Verizon announced it would be making a major investment in data centers for cloud computing, among other things. The major investment is that it will be adding space for more than 5,000 servers and expanding to about 200 data centers worldwide, including sites in Australia and the UK.
While “the cloud” gets a lot of play in this deal, it’s really more about enhanced services and a shift in Verizon’s profit model from selling bits to selling experiences. A couple decades ago, new services meant new network equipment. These days, it means servers and software, and at the moment, it’s being driven by a rush to create a meaningful strategy for content delivery and monetization. While that’s the hottest issue in the market, it’s an example of the broader issue of generating revenue in an age where transport and connection matter a lot less.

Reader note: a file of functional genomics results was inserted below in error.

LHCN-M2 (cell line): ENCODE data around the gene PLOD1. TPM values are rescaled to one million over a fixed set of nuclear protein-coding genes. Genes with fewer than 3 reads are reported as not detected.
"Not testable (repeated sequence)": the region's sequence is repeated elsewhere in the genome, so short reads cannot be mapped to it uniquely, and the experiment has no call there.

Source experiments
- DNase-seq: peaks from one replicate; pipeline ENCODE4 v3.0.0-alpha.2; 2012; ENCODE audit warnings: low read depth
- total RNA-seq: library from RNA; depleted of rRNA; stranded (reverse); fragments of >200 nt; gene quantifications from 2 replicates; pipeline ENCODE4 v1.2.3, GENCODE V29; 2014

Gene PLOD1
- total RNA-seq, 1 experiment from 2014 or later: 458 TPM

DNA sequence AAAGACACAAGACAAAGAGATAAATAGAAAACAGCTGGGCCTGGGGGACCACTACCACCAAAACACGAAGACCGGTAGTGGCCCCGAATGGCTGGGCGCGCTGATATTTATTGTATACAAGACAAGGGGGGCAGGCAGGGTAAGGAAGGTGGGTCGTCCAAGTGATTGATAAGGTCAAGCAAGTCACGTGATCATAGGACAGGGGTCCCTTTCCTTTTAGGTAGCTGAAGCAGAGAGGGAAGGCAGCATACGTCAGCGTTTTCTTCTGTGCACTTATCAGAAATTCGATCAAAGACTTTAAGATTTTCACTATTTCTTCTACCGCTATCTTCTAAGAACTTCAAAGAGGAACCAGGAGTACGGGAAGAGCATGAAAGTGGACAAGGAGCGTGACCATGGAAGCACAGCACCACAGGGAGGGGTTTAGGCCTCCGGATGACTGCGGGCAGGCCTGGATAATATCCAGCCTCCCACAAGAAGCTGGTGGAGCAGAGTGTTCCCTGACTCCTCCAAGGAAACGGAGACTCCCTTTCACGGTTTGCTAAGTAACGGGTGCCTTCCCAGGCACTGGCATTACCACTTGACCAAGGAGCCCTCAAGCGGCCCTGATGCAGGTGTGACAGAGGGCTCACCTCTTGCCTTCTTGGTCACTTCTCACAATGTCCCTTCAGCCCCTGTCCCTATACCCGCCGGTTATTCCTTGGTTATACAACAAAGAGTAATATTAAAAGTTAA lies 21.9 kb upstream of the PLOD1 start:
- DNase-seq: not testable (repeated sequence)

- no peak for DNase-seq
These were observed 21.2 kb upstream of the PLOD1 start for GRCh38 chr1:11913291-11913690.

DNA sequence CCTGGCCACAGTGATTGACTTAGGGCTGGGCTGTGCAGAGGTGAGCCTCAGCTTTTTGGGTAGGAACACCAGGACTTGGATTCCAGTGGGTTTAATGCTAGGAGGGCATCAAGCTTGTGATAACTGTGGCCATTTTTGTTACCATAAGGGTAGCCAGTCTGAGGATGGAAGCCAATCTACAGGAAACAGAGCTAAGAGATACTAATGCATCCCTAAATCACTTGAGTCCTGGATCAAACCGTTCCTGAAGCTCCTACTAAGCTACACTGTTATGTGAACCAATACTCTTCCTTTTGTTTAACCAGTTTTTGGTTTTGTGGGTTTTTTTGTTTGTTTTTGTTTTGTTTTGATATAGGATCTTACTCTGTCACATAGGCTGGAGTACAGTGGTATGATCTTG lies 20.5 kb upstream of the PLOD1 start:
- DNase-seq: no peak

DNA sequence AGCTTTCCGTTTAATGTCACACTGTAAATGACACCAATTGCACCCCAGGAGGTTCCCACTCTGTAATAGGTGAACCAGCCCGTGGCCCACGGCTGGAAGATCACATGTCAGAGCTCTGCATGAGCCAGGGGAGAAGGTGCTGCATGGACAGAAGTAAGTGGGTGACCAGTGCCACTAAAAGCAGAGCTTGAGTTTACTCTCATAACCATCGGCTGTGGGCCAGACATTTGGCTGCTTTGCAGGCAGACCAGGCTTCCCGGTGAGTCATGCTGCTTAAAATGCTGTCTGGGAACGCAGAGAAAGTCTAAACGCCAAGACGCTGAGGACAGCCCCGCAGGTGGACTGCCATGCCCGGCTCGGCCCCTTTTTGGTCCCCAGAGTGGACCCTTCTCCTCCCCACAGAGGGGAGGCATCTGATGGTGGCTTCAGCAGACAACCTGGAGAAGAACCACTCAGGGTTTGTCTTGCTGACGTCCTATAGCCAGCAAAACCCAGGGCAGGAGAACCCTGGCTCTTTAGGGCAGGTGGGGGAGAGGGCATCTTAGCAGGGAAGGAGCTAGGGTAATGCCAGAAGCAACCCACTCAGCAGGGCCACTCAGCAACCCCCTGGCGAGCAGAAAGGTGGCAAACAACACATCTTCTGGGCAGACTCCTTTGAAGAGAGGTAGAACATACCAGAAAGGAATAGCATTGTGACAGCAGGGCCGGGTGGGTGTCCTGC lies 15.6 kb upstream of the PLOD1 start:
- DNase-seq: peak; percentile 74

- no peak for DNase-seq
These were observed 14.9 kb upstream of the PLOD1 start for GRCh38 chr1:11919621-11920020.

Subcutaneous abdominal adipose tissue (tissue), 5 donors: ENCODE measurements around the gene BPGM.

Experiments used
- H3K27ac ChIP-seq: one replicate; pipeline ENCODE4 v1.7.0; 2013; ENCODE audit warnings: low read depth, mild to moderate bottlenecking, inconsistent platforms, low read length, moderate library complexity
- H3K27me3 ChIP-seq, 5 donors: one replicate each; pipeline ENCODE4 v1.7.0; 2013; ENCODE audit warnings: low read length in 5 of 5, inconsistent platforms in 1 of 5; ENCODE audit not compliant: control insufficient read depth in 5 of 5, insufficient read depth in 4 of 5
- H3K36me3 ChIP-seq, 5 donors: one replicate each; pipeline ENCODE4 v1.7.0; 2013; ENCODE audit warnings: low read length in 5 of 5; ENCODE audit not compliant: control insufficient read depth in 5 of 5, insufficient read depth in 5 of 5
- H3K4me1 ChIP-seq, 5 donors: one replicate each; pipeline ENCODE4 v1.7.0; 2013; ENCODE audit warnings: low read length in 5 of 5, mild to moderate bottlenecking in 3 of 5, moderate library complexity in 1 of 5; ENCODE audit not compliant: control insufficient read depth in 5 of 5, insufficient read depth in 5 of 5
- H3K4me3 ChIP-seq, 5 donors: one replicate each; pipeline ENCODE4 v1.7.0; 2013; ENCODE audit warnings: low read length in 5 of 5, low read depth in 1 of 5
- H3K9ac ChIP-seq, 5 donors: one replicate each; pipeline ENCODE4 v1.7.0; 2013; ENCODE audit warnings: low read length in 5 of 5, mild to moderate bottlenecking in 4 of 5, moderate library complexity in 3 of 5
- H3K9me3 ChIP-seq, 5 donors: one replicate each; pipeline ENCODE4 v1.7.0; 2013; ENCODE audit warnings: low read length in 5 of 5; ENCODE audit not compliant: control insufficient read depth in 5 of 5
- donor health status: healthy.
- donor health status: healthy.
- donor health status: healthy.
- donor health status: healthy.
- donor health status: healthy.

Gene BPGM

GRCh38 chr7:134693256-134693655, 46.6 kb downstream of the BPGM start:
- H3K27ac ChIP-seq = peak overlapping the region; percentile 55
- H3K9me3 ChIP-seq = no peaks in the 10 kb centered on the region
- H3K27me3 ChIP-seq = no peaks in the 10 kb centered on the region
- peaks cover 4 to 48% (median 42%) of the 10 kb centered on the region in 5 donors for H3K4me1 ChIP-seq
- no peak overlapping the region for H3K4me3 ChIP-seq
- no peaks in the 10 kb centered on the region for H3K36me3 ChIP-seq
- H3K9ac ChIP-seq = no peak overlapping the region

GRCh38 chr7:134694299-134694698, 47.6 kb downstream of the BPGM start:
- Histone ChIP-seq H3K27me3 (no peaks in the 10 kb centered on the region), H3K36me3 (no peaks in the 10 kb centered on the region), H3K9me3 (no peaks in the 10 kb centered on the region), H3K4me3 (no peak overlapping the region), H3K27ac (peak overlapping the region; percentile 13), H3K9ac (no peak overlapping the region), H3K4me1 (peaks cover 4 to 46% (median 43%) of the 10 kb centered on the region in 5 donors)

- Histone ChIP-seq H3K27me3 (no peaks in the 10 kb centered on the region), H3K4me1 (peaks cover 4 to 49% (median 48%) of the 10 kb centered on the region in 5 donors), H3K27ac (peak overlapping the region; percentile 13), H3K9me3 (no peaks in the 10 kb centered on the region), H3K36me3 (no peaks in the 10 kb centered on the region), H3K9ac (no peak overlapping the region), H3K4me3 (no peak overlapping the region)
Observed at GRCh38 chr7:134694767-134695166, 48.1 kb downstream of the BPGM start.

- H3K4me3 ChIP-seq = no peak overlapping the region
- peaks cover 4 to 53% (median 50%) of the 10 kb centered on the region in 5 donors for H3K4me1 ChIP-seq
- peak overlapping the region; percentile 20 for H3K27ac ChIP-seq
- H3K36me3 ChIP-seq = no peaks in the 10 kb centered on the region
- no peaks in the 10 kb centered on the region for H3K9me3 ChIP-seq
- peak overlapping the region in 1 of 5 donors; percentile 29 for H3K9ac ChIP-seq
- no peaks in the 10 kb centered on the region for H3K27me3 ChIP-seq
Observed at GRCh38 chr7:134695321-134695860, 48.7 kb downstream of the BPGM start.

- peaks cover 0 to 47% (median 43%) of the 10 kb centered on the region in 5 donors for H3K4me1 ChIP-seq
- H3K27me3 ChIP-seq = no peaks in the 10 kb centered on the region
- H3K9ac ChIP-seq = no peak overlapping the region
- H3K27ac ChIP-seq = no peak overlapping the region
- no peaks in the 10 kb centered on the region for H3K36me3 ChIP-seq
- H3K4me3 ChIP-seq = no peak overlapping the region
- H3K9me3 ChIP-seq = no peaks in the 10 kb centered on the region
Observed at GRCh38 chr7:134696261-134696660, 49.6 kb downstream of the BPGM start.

The next generation of carrier “services” will be customer “experiences.” The foundation of experiences is software, running on a connected set of data centers — a cloud. But media hype about the value of the cloud has been several miles wide and a lot less than an inch deep. Most operators would echo the Pacnet exec quoted in a recent article — he’s glad he’s not the only one working through the fog of the cloud.
For operators, in particular, the imprecision of “cloud” is a challenge because they want an architecture on which to build their infrastructure plans. They had that for networks, and now they need it for clouds. All those data centers need to be filled with gear, and how that will work and how it will make money are now the critical question for operators — and vendors.